In 2014 voters approved a Washington initiative that requires buyers to undergo a background check when they purchase a gun from another private citizen.
Initiative 594 was designed to close the so-called "gun show loophole."
But analysis of federal data by the KING 5 Investigators raises questions about how effective that law has been.
Only 2% of background checks in Washington in 2015 stemmed from "private party" sales of guns, according to data in the FBI's National Instant Criminal Background Check – or NICS – system.
That number is surprising to researchers Philip Cook of Duke and Jens Ludwig of the University of Chicago, who study gun violence.
They say that their own research – and studies by others – have shown that up to 40% of gun sales nationwide are between private citizens. They're skeptical that the 2% reported to the FBI is an accurate picture of the private gun market in Washington state.
"I suspect…there are a lot of unreported private-market sales going on," Ludwig said in an email to KING 5.
In other words, the data could indicate that many gun sellers and buyers are evading the law.
"Jonathan" – who asked that we not reveal his real name – is one of them.
"People knew there was a threat to our rights," he said of I-594.
Jonathan says he's bought or sold several guns since the law went into effect.
"As far as following the law, roughly 50% of those (sales) I followed the law," Jonathan said.
Jonathan says many gun owners connect via private websites and meet up to buy and sell guns without the background check.
"If you hit me up on Facebook and say 'I'd like to buy your pistol', I can go through your Facebook right then and there and look at the kind of person you are right from your pictures," Jonathan said.
He says he uses his own means to determine if a buyer is a reasonable gun owner and doesn't believe that I-594 in constitutional.
Many others may be following suit.
NICS data shows that 170,876 background checks were conducted in Washington state between April and October of last year. The FBI started collecting the data from Washington in April.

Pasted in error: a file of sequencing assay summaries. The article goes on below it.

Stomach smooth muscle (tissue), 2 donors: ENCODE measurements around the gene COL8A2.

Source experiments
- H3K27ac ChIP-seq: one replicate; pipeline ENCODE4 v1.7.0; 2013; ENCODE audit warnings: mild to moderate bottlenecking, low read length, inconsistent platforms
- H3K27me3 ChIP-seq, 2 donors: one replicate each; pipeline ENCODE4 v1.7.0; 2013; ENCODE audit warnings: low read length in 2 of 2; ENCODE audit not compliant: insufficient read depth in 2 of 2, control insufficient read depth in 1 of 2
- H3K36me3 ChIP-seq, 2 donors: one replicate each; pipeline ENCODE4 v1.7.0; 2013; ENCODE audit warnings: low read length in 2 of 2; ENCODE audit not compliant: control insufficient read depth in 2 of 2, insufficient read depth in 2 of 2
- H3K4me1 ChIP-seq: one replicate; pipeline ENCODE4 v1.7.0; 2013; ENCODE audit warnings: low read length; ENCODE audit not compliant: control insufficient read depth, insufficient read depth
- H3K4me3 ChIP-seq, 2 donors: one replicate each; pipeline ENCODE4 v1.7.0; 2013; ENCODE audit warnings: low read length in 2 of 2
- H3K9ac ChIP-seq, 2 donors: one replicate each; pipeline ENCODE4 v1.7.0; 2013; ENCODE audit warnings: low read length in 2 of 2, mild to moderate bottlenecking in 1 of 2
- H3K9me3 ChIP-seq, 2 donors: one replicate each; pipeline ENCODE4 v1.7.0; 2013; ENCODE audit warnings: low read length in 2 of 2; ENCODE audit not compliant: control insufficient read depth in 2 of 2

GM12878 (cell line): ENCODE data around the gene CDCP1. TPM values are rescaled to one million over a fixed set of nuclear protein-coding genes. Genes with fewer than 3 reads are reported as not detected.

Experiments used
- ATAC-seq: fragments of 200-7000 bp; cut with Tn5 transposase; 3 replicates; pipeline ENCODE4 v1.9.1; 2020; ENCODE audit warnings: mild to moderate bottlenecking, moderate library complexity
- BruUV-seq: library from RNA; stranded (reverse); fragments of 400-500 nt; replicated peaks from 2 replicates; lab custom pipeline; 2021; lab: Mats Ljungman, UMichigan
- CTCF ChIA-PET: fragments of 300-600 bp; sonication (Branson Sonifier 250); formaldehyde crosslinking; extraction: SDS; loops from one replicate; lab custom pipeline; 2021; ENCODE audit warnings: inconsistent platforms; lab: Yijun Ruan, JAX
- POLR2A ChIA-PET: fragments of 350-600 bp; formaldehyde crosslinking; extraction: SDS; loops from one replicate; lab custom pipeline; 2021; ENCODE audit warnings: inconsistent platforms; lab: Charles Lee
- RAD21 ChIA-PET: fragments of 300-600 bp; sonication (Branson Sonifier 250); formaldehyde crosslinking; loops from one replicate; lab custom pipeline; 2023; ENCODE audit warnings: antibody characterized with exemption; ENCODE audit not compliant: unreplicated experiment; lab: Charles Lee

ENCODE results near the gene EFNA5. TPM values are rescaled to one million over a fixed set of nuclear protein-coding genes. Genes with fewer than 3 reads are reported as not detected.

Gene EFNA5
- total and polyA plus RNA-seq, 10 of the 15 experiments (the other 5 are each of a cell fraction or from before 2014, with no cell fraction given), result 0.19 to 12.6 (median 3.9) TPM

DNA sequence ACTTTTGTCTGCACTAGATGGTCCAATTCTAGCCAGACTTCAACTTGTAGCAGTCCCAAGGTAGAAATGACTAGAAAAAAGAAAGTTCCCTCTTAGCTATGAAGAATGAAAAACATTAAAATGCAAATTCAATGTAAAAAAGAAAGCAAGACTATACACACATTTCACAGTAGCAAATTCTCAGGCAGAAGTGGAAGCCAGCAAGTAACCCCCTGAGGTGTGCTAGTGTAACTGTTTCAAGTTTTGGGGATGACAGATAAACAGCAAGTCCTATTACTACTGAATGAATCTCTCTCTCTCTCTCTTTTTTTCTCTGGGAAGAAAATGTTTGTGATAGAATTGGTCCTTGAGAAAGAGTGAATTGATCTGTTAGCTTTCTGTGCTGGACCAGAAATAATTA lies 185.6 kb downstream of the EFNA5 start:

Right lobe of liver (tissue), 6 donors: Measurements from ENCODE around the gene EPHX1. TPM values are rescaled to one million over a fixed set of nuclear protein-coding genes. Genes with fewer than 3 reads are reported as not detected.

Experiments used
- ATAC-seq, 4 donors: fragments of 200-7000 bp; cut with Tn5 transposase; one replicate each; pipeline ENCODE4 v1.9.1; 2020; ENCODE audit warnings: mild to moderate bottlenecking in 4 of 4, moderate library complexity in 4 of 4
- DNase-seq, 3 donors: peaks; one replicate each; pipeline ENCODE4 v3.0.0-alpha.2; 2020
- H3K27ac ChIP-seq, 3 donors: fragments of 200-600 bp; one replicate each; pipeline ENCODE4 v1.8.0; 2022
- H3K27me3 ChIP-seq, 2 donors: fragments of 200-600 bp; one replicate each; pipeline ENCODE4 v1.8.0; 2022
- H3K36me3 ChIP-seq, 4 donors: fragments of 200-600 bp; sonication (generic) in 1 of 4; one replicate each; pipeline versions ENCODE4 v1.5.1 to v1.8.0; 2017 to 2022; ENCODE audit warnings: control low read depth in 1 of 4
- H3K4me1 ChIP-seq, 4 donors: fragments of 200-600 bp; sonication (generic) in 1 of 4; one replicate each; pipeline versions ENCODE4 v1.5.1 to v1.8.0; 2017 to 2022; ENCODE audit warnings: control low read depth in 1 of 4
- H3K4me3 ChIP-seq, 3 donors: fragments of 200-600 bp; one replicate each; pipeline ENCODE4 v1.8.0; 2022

Of all those background checks, only 3,290 of them – less than 2% -- were conducted for private party sales.
The data is entered by federally licensed firearms dealers. I-594 requires private buyers to report to a licensed dealer who conducts the background check – usually for a fee.
Firearms dealer Kelly Bachand, who owns Kelly's Gun Sales in Tukwila, say the low number may also be attributed to firearms dealers incorrectly filling out federal paperwork.
"It's not very obvious or easy to find the information as far as how it should be filled out," said Bachand.
It does not appear that anyone has ever been prosecuted for violating I-594. The Washington Administrative Office of the Courts says it does not have any record of anyone being charged under the law in 2015.
I-594 has stopped some felons from getting guns.
A firearms enthusiast in Snohomish County, who did not want to be identified, told KING 5 that he backed out of a deal when a background check identified the buyer as a felon.
Even so, the Snohomish County man feels I-594 is more of a hindrance on law-abiding citizens instead of criminals.
Even though he follows the law, he says there is much resentment in the gun community.
"I would say the majority of people who are buying and selling guns aren't following the law," the man said.